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Events for March 30, 2018

  • Meet USC: Admission Presentation, Campus Tour, and Engineering Talk

    Fri, Mar 30, 2018

    Viterbi School of Engineering Undergraduate Admission

    University Calendar

    This half day program is designed for prospective freshmen (HS juniors and younger) and family members. Meet USC includes an information session on the University and the Admission process, a student led walking tour of campus, and a meeting with us in the Viterbi School. During the engineering session we will discuss the curriculum, research opportunities, hands-on projects, entrepreneurial support programs, and other aspects of the engineering school. Meet USC is designed to answer all of your questions about USC, the application process, and financial aid.

    Reservations are required for Meet USC. This program occurs twice, once at 8:30 a.m. and again at 12:30 p.m.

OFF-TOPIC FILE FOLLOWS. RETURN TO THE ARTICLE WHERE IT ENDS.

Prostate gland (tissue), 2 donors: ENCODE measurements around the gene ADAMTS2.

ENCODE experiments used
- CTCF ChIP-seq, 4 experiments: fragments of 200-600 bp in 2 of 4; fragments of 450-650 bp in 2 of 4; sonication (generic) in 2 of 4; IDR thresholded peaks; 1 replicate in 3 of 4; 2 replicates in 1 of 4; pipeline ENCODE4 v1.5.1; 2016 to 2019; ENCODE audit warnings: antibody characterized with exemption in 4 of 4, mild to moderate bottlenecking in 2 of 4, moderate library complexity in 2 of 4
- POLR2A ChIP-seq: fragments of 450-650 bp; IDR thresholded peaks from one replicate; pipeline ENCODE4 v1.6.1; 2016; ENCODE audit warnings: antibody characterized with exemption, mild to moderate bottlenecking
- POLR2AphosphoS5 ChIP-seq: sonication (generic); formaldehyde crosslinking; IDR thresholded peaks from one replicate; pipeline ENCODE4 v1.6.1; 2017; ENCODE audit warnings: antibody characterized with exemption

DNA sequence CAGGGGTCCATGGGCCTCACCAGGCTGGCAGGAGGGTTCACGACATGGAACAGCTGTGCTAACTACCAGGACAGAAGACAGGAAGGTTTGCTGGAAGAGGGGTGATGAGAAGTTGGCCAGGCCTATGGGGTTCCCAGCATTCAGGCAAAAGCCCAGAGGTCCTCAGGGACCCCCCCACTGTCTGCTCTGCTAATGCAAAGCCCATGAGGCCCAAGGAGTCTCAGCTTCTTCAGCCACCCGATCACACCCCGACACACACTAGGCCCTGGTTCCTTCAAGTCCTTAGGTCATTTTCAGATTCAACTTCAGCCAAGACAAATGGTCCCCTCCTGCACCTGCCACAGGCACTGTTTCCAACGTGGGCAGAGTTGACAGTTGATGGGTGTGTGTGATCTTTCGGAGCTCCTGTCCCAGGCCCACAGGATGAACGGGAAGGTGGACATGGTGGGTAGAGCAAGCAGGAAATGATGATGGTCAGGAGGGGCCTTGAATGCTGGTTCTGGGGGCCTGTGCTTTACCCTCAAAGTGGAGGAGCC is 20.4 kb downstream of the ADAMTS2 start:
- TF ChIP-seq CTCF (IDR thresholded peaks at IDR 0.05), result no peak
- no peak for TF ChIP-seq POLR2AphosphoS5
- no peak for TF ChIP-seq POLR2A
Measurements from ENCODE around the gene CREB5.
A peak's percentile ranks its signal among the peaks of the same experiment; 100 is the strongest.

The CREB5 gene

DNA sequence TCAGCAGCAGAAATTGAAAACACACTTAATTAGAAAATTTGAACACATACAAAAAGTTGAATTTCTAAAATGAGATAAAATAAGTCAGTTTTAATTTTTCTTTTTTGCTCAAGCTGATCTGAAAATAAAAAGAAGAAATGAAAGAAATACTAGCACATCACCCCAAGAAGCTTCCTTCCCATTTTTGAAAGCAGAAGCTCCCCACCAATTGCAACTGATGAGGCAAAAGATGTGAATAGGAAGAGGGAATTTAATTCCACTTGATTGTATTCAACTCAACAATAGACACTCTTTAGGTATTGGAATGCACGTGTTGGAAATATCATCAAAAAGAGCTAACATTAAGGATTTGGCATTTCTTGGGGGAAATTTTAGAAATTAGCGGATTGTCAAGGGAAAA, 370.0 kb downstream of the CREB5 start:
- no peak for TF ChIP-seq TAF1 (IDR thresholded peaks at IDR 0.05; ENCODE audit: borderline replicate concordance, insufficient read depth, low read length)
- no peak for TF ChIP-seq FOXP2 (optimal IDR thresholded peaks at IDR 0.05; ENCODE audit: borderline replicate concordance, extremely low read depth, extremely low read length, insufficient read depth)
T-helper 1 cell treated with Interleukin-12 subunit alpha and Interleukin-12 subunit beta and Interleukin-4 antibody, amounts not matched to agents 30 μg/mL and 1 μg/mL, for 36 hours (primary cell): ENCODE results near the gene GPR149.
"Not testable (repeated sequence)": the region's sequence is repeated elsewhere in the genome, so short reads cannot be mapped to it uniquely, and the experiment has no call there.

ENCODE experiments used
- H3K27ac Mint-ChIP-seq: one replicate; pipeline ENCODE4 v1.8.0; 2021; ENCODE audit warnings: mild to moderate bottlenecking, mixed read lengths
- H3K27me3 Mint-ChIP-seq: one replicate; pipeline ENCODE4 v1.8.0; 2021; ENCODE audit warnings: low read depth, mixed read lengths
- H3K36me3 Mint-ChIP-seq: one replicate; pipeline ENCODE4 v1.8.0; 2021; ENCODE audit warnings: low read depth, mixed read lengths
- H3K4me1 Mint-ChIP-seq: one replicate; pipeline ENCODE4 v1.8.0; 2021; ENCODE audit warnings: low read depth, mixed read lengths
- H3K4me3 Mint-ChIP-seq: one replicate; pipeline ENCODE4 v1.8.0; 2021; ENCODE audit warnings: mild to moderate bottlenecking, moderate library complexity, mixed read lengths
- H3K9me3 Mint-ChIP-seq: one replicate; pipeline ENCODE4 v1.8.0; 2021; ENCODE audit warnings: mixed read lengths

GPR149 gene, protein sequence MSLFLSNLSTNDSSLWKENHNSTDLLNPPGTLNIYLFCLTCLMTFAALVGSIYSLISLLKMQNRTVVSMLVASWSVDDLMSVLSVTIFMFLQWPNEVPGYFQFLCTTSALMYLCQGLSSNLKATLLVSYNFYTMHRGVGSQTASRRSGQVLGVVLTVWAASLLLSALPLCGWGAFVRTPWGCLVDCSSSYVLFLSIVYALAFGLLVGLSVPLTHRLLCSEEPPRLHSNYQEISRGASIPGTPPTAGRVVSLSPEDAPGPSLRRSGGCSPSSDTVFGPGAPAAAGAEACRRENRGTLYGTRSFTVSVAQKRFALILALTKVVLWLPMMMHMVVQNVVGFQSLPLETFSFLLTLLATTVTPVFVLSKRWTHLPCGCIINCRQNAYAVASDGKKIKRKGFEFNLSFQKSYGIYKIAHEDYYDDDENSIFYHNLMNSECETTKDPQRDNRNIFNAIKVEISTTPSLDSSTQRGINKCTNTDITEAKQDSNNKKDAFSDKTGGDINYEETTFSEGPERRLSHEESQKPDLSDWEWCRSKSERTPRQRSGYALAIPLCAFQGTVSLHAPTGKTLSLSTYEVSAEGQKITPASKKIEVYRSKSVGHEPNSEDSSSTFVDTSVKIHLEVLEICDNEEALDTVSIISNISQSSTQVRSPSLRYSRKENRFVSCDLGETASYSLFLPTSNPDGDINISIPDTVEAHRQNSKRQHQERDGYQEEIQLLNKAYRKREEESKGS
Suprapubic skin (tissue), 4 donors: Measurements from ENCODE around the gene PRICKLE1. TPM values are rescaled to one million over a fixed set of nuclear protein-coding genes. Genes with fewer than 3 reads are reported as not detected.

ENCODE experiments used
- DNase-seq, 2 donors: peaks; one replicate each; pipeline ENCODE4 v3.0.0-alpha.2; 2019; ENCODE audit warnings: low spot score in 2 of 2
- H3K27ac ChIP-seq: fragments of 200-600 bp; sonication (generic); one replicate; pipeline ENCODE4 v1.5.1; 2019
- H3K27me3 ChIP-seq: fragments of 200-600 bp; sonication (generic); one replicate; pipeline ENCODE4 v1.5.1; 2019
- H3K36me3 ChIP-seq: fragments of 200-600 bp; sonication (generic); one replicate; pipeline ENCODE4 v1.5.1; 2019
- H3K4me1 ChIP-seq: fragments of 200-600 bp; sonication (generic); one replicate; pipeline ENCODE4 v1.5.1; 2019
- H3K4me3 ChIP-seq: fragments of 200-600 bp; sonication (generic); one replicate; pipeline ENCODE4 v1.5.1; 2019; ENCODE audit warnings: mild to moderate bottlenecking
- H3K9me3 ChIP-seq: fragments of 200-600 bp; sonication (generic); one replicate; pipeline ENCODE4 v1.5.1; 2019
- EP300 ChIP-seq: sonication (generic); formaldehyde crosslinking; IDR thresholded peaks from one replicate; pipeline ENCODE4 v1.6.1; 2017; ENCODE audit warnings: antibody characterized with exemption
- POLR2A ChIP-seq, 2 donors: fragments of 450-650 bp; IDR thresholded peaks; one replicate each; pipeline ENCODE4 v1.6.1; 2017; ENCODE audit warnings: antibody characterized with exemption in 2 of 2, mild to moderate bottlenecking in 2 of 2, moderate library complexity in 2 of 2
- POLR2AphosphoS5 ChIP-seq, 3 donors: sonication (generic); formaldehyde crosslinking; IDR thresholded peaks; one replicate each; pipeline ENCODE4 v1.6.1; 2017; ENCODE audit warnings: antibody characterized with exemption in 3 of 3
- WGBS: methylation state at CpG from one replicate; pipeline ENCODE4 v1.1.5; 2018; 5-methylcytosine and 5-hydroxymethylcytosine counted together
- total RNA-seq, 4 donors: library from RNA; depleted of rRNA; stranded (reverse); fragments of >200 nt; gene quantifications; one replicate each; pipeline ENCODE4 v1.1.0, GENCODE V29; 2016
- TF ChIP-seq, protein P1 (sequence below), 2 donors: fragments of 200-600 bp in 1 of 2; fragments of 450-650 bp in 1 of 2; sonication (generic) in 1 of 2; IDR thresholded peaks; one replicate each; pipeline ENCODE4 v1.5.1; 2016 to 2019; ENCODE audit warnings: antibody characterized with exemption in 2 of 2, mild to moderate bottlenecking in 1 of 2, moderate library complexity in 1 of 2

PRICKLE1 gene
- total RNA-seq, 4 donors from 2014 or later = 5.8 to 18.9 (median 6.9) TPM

Please make sure to check availability and register online for the session you wish to attend. Also, remember to list an Engineering major as your "intended major" on the webform!


    Location: Ronald Tutor Campus Center (TCC) - USC Admission Office

    Audiences: Everyone Is Invited

    Contact: Viterbi Admission


    Fri, Mar 30, 2018 @ 01:00 PM - 01:50 PM

    USC Viterbi School of Engineering

    Conferences, Lectures, & Seminars

    Speaker: Dr. Lily Lai, Associate Clinical Professor of Surgery, City of Hope

    Talk Title: Utilization of Engineering in Cancer Care

    Host: Dr. Prata & EHP

    Location: Henry Salvatori Computer Science Center (SAL) - 101

    Audiences: Everyone Is Invited

    Contact: Su Stevens

  • EE-EP Faculty Candidate - Mercedeh Khajavikhan, Friday, March 30th @ 2pm in EEB 132

    Fri, Mar 30, 2018 @ 02:00 PM - 03:30 PM

    Ming Hsieh Department of Electrical and Computer Engineering

    Conferences, Lectures, & Seminars

    Speaker: Mercedeh Khajavikhan, University of Central Florida

    Talk Title: Non-Hermitian Photonics: Optics at an Exceptional Point